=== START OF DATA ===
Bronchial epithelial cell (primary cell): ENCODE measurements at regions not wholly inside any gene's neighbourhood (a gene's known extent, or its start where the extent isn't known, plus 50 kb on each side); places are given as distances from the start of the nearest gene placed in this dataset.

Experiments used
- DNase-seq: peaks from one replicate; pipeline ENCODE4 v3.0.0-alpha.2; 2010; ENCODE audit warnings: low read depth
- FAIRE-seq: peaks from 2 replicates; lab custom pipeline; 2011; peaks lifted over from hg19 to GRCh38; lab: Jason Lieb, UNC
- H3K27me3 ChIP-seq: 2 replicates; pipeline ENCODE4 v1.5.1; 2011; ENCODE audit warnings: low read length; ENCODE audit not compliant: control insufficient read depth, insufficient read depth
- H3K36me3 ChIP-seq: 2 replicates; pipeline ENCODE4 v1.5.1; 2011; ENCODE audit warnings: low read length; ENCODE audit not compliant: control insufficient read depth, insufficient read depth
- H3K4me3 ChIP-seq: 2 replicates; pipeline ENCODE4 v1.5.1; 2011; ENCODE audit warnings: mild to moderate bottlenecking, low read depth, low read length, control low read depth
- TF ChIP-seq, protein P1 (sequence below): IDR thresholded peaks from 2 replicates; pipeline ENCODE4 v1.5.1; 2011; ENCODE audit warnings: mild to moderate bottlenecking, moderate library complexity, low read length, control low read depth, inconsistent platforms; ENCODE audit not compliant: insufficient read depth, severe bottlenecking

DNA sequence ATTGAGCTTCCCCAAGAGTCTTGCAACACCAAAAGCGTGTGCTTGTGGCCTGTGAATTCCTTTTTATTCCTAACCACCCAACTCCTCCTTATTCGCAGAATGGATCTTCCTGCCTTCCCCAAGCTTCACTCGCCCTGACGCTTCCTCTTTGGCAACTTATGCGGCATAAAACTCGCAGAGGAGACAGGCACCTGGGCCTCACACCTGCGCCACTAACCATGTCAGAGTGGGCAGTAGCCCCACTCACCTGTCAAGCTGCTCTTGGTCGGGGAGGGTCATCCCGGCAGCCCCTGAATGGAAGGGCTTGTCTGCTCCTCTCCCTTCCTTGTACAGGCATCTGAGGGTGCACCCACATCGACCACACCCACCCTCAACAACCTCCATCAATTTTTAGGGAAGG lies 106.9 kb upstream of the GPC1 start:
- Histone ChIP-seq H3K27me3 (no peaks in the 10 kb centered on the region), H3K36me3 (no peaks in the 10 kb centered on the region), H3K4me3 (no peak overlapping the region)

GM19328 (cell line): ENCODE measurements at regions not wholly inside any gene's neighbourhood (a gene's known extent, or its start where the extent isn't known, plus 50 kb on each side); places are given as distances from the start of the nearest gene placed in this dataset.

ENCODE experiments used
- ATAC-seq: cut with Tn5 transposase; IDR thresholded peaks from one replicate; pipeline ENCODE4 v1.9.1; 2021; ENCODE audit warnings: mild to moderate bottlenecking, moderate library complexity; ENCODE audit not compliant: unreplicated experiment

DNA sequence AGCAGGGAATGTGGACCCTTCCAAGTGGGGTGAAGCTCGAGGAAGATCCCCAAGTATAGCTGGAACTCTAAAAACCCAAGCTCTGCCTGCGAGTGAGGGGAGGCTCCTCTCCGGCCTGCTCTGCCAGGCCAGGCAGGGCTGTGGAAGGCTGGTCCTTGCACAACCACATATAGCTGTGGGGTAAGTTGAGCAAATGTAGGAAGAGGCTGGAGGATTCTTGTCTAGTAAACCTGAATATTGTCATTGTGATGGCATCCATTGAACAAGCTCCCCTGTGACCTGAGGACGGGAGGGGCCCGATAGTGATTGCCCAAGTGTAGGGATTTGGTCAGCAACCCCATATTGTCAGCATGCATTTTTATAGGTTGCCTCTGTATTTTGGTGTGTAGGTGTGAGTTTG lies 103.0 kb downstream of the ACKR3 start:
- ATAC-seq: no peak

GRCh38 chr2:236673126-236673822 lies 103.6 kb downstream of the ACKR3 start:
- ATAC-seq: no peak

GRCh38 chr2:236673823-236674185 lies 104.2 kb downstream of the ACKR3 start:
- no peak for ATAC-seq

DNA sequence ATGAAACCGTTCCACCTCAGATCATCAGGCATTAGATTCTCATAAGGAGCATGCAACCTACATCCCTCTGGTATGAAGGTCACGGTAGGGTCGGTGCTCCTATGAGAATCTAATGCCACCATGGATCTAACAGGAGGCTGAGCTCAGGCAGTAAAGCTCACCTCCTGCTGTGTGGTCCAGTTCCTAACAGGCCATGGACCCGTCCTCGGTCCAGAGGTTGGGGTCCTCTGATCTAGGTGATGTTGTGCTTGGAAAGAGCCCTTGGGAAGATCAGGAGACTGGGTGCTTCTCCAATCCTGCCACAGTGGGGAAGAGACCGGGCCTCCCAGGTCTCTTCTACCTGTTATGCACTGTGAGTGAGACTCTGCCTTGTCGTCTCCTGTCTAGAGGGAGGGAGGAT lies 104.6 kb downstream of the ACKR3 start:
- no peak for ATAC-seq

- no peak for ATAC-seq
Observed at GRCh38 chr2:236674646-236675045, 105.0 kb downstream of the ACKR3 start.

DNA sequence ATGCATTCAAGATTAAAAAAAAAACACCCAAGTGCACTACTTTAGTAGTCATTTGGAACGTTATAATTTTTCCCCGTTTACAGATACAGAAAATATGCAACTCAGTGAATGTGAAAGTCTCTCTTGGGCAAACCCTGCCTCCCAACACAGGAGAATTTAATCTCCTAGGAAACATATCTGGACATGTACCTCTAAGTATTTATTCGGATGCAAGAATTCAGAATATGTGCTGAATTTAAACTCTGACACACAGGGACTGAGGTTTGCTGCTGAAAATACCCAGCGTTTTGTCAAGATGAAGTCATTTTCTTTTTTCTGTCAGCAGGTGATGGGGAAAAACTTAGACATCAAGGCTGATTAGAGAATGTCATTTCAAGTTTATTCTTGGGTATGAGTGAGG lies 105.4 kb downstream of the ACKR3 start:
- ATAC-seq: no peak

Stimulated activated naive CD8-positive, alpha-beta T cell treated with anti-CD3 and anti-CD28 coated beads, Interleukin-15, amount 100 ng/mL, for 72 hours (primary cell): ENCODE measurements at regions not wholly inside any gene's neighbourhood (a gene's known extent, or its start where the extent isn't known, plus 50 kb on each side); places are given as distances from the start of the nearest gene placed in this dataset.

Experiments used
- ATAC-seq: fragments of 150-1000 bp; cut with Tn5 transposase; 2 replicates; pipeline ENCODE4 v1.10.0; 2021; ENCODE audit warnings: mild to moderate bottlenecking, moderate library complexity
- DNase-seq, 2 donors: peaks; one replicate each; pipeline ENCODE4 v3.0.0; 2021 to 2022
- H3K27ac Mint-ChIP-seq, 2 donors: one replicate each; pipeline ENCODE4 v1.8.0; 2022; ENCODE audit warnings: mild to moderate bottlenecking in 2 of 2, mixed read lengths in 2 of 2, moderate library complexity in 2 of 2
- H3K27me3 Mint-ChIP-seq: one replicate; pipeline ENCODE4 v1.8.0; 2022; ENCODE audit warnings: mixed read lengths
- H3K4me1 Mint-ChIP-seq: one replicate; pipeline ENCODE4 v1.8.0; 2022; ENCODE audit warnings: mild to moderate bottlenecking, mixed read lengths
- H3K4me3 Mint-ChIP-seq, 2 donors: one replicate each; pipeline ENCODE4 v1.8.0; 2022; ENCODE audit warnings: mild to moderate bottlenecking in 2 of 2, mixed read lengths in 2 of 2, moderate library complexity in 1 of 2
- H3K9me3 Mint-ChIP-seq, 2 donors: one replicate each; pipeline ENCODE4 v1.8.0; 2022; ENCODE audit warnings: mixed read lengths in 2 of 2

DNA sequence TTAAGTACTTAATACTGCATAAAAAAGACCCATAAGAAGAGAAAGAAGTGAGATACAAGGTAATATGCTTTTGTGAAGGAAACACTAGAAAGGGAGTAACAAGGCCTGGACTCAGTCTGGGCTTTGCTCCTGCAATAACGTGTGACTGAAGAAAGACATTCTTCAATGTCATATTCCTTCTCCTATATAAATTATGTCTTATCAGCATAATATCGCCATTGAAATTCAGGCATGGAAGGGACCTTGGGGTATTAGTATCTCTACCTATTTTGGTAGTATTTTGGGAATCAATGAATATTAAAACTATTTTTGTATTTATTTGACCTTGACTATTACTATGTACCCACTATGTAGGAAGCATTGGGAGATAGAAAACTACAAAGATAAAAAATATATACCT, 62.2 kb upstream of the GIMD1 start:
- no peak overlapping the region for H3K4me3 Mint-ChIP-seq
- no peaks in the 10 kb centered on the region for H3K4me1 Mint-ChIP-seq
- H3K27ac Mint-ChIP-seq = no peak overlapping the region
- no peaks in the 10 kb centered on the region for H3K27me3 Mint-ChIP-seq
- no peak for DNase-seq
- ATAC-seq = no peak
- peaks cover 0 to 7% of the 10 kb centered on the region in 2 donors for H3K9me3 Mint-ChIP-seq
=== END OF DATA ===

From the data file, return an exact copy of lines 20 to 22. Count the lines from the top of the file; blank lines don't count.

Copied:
DNA sequence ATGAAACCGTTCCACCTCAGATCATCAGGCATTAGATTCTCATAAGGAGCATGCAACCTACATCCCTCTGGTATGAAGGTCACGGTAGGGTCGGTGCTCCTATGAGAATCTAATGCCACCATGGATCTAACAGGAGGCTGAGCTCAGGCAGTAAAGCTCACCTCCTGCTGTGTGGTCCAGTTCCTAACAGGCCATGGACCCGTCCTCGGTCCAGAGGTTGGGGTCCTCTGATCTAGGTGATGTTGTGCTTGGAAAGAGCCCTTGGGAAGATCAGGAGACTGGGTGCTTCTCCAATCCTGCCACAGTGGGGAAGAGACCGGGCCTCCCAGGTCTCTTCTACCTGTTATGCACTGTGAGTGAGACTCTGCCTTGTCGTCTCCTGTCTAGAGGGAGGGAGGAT lies 104.6 kb downstream of the ACKR3 start:
- no peak for ATAC-seq

- no peak for ATAC-seq